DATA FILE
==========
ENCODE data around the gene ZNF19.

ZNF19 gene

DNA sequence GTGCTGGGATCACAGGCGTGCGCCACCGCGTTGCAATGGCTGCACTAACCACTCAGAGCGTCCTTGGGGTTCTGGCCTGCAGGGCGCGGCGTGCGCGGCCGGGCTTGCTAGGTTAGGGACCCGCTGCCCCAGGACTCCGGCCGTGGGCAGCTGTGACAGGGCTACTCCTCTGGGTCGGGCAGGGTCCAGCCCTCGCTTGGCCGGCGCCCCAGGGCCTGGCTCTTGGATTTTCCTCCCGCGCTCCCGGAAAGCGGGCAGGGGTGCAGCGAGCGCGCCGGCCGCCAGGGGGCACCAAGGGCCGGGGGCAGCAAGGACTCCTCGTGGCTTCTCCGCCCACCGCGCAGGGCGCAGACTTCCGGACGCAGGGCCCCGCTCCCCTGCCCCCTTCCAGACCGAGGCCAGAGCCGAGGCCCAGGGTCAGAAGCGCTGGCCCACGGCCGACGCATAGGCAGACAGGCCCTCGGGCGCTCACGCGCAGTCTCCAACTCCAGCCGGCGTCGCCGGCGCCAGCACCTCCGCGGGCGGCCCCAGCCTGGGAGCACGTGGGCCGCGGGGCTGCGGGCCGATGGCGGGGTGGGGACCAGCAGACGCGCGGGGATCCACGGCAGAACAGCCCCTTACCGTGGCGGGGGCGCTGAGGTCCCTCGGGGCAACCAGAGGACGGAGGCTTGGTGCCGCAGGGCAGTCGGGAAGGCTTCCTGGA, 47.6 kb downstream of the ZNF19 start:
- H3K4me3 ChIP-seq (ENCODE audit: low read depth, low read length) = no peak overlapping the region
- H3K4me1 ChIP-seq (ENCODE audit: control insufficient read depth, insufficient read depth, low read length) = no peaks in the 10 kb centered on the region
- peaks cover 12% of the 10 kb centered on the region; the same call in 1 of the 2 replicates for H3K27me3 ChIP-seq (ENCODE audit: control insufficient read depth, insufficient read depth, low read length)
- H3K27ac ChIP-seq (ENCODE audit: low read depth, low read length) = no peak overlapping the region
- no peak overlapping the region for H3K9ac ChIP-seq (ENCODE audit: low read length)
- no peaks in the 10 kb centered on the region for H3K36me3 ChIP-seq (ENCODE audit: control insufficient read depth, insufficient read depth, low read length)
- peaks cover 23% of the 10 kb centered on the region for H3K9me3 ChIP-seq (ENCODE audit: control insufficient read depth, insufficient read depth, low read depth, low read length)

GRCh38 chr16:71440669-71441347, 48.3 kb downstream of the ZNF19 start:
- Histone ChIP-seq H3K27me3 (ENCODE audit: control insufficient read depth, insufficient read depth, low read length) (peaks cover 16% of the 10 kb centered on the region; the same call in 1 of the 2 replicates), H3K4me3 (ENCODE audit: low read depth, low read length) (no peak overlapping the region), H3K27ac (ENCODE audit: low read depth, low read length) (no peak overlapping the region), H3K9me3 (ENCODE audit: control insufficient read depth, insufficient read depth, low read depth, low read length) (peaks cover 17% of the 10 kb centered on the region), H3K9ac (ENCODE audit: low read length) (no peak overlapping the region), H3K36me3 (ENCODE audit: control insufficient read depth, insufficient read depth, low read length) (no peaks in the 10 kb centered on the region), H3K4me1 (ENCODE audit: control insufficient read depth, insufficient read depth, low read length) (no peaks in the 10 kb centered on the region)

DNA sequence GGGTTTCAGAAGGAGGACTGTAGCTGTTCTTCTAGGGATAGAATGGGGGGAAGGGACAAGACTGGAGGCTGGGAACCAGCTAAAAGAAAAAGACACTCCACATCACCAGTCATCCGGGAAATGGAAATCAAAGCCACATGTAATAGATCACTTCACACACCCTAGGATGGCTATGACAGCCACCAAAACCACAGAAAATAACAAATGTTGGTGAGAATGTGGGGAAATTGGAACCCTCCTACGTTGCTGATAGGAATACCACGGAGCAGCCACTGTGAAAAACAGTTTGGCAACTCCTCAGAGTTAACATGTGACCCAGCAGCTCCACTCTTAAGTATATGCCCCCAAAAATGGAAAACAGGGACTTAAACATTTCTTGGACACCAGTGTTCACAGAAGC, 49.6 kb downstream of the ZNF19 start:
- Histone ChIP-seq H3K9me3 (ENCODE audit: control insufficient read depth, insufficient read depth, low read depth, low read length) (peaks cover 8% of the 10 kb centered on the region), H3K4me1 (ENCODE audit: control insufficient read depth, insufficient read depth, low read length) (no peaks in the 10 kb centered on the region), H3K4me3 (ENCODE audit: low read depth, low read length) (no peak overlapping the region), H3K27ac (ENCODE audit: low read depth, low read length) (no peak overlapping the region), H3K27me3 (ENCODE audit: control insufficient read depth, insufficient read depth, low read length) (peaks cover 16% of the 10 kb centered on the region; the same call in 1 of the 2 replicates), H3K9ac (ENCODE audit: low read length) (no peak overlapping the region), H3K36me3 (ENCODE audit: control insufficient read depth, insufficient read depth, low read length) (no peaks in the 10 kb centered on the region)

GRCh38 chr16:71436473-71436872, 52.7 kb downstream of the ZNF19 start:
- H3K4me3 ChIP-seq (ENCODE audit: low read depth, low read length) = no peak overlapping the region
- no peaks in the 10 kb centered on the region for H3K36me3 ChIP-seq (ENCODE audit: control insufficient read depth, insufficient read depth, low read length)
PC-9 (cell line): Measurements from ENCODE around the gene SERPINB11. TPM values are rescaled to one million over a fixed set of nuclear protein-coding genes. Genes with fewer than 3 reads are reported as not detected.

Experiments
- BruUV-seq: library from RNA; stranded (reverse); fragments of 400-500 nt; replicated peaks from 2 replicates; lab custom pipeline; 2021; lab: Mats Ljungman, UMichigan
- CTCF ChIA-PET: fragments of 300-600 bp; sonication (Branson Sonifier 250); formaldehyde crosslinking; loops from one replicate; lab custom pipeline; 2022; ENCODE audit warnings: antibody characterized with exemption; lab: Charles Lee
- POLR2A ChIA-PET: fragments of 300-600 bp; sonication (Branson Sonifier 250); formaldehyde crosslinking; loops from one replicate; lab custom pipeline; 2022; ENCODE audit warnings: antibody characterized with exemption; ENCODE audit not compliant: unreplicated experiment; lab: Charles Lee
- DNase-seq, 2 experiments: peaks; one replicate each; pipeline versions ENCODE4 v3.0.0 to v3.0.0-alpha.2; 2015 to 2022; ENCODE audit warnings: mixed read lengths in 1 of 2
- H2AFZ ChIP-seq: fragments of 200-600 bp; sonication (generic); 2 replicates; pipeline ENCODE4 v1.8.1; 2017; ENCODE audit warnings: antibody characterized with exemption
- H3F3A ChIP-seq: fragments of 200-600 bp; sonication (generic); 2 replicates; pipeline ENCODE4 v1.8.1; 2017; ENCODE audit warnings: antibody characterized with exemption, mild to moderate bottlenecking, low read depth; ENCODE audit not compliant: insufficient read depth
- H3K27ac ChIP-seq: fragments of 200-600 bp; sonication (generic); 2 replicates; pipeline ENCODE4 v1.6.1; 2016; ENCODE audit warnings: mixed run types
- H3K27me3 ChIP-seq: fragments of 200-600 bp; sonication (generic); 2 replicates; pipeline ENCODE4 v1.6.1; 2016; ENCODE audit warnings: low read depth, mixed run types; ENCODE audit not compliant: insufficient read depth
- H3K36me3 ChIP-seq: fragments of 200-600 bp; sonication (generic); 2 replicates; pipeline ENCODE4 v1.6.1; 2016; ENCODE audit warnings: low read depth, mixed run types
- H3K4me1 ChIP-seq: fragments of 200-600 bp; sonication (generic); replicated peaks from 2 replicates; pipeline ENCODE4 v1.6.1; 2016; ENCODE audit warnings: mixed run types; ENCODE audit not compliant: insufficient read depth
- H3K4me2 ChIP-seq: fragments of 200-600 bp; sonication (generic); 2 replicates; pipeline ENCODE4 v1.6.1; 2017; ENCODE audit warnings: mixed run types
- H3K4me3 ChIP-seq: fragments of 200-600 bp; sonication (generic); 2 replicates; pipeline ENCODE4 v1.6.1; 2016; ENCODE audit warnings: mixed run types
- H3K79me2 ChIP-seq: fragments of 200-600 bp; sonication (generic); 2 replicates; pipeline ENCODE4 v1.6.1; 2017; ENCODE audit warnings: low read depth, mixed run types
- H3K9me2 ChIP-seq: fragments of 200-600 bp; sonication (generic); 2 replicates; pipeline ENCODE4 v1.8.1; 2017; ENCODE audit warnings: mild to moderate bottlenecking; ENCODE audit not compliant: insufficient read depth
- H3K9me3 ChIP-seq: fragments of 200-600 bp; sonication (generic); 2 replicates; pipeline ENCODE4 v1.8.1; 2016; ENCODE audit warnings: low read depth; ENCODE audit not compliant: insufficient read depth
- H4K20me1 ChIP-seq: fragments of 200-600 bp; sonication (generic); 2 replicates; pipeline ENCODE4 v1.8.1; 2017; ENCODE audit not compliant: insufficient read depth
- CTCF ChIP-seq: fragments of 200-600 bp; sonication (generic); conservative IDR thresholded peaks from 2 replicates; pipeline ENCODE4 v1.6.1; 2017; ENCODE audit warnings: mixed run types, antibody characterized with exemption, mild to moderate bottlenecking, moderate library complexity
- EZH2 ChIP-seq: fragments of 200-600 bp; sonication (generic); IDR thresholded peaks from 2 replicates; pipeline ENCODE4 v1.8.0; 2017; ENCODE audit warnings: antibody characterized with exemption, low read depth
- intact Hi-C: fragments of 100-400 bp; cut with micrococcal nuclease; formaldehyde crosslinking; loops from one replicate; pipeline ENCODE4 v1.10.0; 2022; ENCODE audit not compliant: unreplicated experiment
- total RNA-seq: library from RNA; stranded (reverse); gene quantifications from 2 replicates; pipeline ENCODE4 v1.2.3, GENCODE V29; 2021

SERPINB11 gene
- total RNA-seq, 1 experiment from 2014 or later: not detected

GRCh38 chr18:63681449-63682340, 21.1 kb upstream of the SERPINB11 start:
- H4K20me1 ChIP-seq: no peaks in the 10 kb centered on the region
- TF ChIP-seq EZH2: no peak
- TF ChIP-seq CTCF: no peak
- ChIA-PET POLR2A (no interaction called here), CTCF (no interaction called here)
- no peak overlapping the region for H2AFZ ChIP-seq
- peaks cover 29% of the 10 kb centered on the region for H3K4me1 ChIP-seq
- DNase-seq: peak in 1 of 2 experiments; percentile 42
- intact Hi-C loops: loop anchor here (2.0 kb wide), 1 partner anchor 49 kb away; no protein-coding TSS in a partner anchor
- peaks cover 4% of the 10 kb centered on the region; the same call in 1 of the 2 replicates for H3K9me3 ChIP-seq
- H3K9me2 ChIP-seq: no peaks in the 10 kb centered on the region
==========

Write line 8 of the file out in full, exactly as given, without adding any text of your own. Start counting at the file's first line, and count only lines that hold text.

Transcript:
- no peak overlapping the region for H3K9ac ChIP-seq (ENCODE audit: low read length)